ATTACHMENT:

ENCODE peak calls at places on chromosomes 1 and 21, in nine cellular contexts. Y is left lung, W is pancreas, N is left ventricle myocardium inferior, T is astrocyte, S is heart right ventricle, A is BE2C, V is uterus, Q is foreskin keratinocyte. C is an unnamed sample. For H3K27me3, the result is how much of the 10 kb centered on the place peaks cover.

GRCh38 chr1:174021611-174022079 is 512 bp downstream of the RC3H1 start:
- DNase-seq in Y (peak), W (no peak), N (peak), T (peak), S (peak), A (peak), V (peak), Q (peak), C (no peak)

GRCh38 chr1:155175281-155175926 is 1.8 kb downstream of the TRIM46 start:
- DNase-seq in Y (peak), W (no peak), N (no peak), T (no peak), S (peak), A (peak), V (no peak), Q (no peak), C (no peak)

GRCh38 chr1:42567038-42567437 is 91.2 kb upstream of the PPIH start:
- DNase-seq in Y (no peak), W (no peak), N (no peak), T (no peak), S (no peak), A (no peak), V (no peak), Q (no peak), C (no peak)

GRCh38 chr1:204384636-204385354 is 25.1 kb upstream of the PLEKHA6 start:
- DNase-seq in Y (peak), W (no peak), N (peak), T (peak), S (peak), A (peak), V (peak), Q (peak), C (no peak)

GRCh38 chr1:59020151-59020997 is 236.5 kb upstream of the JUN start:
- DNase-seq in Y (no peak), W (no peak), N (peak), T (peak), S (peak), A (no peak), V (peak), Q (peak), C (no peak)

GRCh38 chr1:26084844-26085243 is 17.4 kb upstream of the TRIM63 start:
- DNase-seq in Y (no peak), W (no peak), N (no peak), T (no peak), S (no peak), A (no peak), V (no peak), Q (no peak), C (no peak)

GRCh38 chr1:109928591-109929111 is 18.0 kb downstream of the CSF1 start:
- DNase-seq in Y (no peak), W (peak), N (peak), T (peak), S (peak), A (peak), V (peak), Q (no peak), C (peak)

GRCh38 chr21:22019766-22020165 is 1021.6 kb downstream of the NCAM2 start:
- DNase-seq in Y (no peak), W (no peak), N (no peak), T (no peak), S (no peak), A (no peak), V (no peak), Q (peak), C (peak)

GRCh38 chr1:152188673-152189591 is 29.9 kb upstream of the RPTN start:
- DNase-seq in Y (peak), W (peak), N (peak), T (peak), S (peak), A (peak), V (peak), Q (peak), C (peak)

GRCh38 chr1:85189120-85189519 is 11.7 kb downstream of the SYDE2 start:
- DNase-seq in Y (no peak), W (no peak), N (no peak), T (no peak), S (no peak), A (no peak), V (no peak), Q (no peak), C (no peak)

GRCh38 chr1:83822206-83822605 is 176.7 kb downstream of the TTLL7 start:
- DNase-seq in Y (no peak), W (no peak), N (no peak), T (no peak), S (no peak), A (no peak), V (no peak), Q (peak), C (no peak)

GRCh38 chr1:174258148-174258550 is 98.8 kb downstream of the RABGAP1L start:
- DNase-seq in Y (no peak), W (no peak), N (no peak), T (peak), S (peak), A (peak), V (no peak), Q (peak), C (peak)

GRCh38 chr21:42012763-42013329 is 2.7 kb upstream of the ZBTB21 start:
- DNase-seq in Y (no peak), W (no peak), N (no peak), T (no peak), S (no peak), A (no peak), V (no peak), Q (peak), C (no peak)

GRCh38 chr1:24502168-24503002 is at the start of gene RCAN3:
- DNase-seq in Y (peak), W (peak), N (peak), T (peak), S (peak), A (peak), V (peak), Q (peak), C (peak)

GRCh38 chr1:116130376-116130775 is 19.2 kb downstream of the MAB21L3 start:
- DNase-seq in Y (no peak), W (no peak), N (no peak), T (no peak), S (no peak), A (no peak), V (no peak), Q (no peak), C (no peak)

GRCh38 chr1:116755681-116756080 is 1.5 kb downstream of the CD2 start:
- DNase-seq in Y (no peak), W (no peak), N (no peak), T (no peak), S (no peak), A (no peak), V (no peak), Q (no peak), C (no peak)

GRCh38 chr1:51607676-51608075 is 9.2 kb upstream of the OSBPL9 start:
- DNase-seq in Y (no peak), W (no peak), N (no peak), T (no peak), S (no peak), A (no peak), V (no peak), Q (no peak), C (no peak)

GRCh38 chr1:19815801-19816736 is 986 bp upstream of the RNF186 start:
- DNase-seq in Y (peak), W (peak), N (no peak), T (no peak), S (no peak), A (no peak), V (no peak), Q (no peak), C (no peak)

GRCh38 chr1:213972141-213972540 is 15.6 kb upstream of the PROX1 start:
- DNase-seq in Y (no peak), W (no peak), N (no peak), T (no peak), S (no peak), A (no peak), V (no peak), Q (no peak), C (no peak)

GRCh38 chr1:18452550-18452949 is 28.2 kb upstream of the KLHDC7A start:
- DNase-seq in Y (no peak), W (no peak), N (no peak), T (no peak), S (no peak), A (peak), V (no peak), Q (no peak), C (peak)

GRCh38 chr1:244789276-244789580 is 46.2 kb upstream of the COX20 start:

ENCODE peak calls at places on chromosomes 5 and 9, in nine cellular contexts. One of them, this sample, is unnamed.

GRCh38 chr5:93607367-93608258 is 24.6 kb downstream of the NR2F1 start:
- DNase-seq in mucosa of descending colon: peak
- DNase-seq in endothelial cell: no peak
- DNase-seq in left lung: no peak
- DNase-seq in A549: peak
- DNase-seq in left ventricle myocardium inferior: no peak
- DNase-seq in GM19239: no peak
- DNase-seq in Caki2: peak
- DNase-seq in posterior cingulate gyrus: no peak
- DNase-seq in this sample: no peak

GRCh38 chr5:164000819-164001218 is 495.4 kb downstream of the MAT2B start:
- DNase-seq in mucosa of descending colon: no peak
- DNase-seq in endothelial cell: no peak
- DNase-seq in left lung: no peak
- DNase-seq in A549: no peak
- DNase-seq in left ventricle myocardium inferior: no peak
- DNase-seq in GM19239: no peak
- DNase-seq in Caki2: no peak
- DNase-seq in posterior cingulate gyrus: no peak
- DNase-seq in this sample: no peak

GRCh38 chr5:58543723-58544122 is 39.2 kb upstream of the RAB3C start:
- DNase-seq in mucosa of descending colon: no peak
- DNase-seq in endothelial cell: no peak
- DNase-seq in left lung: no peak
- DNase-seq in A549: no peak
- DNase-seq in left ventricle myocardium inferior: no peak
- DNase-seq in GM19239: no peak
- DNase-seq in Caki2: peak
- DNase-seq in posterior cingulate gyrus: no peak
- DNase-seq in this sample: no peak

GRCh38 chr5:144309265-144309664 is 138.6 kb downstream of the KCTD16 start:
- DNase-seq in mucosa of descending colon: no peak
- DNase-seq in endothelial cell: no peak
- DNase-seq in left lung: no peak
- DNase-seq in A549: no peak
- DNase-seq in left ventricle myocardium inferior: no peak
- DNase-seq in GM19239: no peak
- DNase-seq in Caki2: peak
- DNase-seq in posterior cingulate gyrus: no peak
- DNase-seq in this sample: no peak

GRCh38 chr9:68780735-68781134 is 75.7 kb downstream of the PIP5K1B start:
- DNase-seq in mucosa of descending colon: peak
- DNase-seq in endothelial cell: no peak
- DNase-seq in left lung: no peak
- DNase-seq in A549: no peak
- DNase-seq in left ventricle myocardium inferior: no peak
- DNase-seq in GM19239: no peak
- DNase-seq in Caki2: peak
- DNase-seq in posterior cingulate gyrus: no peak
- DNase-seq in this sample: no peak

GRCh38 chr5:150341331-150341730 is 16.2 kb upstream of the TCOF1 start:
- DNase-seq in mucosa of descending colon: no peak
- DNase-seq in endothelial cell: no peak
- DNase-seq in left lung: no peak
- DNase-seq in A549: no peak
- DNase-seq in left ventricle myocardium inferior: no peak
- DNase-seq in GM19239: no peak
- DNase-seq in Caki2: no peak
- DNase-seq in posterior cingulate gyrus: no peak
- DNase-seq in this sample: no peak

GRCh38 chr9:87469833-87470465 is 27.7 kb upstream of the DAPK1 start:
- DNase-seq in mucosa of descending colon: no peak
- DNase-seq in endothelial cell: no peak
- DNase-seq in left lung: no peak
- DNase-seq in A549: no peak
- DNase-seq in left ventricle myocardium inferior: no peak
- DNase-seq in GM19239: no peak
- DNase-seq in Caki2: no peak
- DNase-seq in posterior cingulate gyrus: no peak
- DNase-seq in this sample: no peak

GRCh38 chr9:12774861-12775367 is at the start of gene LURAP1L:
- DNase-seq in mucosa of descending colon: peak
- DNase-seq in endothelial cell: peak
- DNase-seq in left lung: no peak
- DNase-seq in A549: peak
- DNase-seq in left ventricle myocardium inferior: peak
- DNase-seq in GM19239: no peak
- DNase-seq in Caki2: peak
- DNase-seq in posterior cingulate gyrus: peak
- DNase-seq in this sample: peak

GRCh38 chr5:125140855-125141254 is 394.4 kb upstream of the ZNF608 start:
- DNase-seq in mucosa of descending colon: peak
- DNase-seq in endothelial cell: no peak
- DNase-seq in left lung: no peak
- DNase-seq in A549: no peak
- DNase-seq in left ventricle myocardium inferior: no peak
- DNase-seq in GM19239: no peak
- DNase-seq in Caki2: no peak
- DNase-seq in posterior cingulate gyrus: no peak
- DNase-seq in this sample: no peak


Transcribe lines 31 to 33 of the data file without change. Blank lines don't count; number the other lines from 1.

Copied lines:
- DNase-seq in Y (no peak), W (no peak), N (no peak), T (no peak), S (no peak), A (no peak), V (no peak), Q (no peak), C (no peak)

GRCh38 chr1:116755681-116756080 is 1.5 kb downstream of the CD2 start:
- DNase-seq in Y (no peak), W (no peak), N (no peak), T (no peak), S (no peak), A (no peak), V (no peak), Q (no peak), C (no peak)